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September 15, 2015 - by Bryan Cantrill
One of the exciting challenges of being an all open source company is figuring out how to get design conversations out of the lunch time discussion and the private IRC/Jabber/Slack channels and into the broader community. There are many different approaches to this, and the most obvious one is to simply use whatever is used for issue tracking. Issue trackers don’t really fit the job, however: they don’t allow for threading; they don’t really allow for holistic discussion; they’re not easily connected with a single artifact in the repository, etc. In short, even on projects with modest activity, using issue tracking for design discussions causes the design discussions to be drowned out by the defects of the day — and on projects with more intense activity, it’s total mayhem.
So if issue tracking doesn’t fit, what’s the right way to have an open source design discussion? Back in the day at Sun, we had the Software Development Framework (SDF), which was a decidedly mixed bag. While it was putatively shrink-to-fit, in practice it felt too much like a bureaucratic hurdle with concomitant committees and votes and so on — and it rarely yielded productive design discussion. That said, we did like the artifacts that it produced, and even today in the illumos community we find that we go back to the Platform Software Architecture Review Committee (PSARC) archives to understand why things were done a particular way. (If you’re looking for some PSARC greatest hits, check out PSARC 2002/174 on zones, PSARC 2002/188 on least privilege or PSARC 2005/471 on branded zones.)
In my experience, the best part of the SDF was also the most elemental: it forced things to be written down in a forum reserved for architectural discussions, which alone forced some basic clarity on what was being built and why. At Joyent, we have wanted to capture this best element of the SDF without crippling ourselves with process — and in particular, we have wanted to allow engineers to write down their thinking while it is still nascent, such that it can be discussed when there is still time to meaningfully change it! This thinking, as it turns out, is remarkably close to the original design intent of the IETF’s Request for Comments, as expressed in RFC 3:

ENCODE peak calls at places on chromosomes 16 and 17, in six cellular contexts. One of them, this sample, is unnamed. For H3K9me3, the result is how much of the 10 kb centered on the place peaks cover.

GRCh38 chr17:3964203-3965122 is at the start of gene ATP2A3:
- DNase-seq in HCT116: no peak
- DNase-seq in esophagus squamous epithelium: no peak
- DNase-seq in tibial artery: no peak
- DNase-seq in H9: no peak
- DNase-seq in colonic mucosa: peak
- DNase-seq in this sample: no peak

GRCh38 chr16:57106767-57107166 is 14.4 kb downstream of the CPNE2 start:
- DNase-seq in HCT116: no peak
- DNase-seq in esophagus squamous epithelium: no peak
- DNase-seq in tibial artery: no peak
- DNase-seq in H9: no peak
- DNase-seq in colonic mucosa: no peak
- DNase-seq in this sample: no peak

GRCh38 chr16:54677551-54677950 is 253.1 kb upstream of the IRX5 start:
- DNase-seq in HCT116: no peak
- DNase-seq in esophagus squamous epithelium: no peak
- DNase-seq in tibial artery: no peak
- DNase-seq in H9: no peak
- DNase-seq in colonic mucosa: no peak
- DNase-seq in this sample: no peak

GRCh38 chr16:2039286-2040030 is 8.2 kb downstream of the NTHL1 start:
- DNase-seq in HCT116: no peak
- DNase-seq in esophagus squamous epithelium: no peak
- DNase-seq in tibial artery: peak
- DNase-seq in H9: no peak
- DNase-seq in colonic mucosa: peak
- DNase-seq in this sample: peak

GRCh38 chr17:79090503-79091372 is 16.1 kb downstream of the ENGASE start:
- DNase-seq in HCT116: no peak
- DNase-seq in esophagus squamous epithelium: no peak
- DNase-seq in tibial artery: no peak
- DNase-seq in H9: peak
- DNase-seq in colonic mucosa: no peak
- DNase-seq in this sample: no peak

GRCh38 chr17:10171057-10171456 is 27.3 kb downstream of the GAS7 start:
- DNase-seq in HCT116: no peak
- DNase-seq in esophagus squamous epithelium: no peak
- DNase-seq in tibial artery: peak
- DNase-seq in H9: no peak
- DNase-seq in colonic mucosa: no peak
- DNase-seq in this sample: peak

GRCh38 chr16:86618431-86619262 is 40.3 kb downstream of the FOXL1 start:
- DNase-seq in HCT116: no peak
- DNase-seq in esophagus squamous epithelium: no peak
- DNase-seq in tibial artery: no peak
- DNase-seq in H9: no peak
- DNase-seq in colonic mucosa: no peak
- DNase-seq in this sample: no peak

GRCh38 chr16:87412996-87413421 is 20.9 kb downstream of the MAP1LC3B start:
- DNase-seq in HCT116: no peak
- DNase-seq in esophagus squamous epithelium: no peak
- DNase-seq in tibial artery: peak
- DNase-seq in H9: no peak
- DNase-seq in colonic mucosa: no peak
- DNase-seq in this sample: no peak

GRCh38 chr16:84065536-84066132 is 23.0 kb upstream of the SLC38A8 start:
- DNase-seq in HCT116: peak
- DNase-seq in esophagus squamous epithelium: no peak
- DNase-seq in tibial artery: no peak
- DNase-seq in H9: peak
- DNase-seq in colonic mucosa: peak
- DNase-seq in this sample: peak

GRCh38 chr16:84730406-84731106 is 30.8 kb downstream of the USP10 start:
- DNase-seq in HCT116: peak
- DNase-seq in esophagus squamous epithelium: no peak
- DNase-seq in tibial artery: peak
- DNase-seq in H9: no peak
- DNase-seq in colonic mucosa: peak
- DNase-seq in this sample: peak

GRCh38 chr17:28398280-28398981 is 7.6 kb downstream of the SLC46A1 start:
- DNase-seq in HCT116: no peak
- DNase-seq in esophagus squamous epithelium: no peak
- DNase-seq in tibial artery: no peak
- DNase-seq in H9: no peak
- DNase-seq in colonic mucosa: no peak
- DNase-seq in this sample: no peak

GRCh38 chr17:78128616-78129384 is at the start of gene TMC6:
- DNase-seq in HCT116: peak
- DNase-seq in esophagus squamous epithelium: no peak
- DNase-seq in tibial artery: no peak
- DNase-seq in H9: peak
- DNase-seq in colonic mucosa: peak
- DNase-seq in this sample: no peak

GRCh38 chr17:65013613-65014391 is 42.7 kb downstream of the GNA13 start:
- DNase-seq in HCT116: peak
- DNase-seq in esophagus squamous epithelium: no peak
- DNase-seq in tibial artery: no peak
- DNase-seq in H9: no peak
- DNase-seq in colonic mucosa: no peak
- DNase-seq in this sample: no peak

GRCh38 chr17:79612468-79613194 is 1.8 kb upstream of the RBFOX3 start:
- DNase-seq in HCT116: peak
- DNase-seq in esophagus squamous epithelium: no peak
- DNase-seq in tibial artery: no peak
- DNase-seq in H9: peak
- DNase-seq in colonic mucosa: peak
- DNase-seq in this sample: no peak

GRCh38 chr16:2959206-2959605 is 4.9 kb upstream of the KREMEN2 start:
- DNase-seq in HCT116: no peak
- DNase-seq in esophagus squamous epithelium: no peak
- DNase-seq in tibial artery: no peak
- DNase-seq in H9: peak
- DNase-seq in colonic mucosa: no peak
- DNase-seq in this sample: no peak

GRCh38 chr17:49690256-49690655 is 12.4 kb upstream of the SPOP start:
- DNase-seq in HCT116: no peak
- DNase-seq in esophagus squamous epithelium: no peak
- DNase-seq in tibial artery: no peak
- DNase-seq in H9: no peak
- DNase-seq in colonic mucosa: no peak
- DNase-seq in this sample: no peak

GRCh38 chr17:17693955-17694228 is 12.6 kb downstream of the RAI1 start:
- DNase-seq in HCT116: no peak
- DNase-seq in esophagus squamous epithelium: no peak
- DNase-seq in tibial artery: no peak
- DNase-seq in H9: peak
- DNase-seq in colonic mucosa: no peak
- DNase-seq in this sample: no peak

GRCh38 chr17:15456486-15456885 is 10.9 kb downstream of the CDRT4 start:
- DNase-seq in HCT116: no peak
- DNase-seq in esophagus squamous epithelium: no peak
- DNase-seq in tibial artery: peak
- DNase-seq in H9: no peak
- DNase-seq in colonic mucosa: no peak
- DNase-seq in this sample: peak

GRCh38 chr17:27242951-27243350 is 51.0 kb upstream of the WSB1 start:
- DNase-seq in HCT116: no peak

The content of a note may be any thought, suggestion, etc. related to the software or other aspect of the network. Notes are encouraged to be timely rather than polished. Philosophical positions without examples or other specifics, specific suggestions or implementation techniques without introductory or background explication, and explicit questions without any attempted answers are all acceptable. The minimum length for a note is one sentence.
These standards (or lack of them) are stated explicitly for two reasons. First, there is a tendency to view a written statement as ipso facto authoritative, and we hope to promote the exchange and discussion of considerably less than authoritative ideas. Second, there is a natural hesitancy to publish something unpolished, and we hope to ease this inhibition.
We aren’t the only ones to be inspired by the IETF’s venerable RFCs, and the language communities in particular seem to be good at this: Java has Java Specification Requests, Python has Python Enhancement Proposals, Perl has the (oddly named) Perl 6 apocalypses, and Rust has Rust RFCs. But the other systems software communities have been nowhere near as structured about their design discussions, and you are hard-pressed to find similar constructs for operating systems, databases, container management systems, etc.
Encouraged by what we’ve seen by the language communities, we wanted to introduce RFCs for the open source system software that we lead — but because we deal so frequently with RFCs in the IETF context, we wanted to avoid the term “RFC” itself: IETF RFCs tend to be much more formalized than the original spirit, and tend to describe an agreed-upon protocol rather than nascent ideas. So to avoid confusion with RFCs while still capturing some of what they were trying to solve, we have started a Requests for Discussion (RFD) repository for the open source projects that we lead. We will announce an RFD on the mailing list that serves the community (e.g., sdc-discuss) to host the actual discussion, with a link to the corresponding directory in the repo that will host artifacts from the discussion. We intend to kick off RFDs for the obvious things like adding new endpoints, adding new commands, adding new services, changing the behavior of endpoints and commands, etc. — but also for the less well-defined stuff that captures earlier thinking.
Finally, for the RFD that finally got us off the mark on doing this, see RFD 1: Triton Container Naming Service. Discussion very much welcome!